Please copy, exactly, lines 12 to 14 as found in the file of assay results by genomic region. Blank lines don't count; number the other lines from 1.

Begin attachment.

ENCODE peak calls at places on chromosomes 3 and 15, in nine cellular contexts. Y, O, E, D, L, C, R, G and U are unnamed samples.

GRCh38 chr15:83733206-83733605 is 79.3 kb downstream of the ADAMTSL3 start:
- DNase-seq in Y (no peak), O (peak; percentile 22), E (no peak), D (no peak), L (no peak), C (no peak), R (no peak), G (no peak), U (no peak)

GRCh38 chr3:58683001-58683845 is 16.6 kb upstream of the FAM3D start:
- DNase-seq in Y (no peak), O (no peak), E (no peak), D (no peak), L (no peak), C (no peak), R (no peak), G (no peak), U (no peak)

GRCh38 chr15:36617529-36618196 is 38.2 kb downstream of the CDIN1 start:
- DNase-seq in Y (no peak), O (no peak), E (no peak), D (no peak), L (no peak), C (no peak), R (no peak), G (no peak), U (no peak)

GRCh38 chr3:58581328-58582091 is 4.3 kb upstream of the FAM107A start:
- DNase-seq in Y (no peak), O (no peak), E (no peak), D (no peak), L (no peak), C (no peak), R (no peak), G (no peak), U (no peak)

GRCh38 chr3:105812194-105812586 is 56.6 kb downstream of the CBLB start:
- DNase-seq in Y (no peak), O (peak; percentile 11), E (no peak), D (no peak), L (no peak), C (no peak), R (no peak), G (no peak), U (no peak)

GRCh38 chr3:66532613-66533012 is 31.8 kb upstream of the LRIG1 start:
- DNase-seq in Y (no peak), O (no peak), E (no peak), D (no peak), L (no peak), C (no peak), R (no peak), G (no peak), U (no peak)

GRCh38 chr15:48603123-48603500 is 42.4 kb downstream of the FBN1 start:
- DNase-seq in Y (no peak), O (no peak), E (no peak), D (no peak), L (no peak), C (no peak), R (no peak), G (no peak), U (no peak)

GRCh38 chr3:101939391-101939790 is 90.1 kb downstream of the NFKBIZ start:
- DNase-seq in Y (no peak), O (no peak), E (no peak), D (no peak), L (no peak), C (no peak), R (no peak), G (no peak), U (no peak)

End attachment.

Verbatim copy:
GRCh38 chr3:66532613-66533012 is 31.8 kb upstream of the LRIG1 start:
- DNase-seq in Y (no peak), O (no peak), E (no peak), D (no peak), L (no peak), C (no peak), R (no peak), G (no peak), U (no peak)

GRCh38 chr15:48603123-48603500 is 42.4 kb downstream of the FBN1 start: